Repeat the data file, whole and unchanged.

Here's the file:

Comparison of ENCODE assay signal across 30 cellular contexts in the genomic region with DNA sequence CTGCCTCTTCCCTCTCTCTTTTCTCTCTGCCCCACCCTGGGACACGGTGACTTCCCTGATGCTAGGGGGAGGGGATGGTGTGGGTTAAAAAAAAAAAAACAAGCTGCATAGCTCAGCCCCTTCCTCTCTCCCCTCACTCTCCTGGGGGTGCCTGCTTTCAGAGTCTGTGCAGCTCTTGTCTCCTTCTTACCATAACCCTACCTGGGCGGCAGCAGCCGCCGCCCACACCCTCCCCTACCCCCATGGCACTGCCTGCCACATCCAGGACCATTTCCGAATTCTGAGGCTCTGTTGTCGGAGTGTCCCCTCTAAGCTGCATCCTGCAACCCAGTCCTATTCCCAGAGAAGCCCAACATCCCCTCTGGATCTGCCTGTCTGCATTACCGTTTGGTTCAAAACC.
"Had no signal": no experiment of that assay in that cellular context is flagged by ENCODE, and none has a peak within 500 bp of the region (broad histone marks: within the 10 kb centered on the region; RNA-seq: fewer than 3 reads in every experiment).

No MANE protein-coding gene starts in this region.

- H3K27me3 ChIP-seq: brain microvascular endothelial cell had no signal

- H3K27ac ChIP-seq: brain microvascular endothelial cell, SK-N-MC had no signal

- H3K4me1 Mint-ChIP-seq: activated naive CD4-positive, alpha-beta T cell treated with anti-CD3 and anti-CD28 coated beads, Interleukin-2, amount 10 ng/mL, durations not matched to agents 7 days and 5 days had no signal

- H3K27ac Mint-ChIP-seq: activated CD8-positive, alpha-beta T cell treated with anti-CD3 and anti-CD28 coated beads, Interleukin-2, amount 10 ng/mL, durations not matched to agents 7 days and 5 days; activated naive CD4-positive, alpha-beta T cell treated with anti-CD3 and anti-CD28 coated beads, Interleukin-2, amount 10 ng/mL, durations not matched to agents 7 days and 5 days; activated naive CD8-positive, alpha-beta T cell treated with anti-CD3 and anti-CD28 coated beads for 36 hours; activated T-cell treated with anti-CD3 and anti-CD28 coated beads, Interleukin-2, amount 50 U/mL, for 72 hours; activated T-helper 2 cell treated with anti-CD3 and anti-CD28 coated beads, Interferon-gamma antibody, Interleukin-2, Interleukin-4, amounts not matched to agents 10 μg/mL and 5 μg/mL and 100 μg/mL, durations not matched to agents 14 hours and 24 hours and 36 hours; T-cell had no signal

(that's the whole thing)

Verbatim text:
Comparison of ENCODE assay signal across 30 cellular contexts in the genomic region with DNA sequence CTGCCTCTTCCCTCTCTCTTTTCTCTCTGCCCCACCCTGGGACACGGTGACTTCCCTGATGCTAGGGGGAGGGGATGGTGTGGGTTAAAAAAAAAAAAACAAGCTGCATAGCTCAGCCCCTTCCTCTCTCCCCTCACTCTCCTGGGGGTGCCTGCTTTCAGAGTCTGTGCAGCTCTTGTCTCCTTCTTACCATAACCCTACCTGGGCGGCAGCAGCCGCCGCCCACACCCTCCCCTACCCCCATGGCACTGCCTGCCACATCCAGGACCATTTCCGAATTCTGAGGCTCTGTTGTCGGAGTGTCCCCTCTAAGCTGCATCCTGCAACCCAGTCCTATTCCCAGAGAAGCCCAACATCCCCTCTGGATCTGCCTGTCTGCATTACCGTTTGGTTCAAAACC.
"Had no signal": no experiment of that assay in that cellular context is flagged by ENCODE, and none has a peak within 500 bp of the region (broad histone marks: within the 10 kb centered on the region; RNA-seq: fewer than 3 reads in every experiment).

No MANE protein-coding gene starts in this region.

- H3K27me3 ChIP-seq: brain microvascular endothelial cell had no signal

- H3K27ac ChIP-seq: brain microvascular endothelial cell, SK-N-MC had no signal

- H3K4me1 Mint-ChIP-seq: activated naive CD4-positive, alpha-beta T cell treated with anti-CD3 and anti-CD28 coated beads, Interleukin-2, amount 10 ng/mL, durations not matched to agents 7 days and 5 days had no signal

- H3K27ac Mint-ChIP-seq: activated CD8-positive, alpha-beta T cell treated with anti-CD3 and anti-CD28 coated beads, Interleukin-2, amount 10 ng/mL, durations not matched to agents 7 days and 5 days; activated naive CD4-positive, alpha-beta T cell treated with anti-CD3 and anti-CD28 coated beads, Interleukin-2, amount 10 ng/mL, durations not matched to agents 7 days and 5 days; activated naive CD8-positive, alpha-beta T cell treated with anti-CD3 and anti-CD28 coated beads for 36 hours; activated T-cell treated with anti-CD3 and anti-CD28 coated beads, Interleukin-2, amount 50 U/mL, for 72 hours; activated T-helper 2 cell treated with anti-CD3 and anti-CD28 coated beads, Interferon-gamma antibody, Interleukin-2, Interleukin-4, amounts not matched to agents 10 μg/mL and 5 μg/mL and 100 μg/mL, durations not matched to agents 14 hours and 24 hours and 36 hours; T-cell had no signal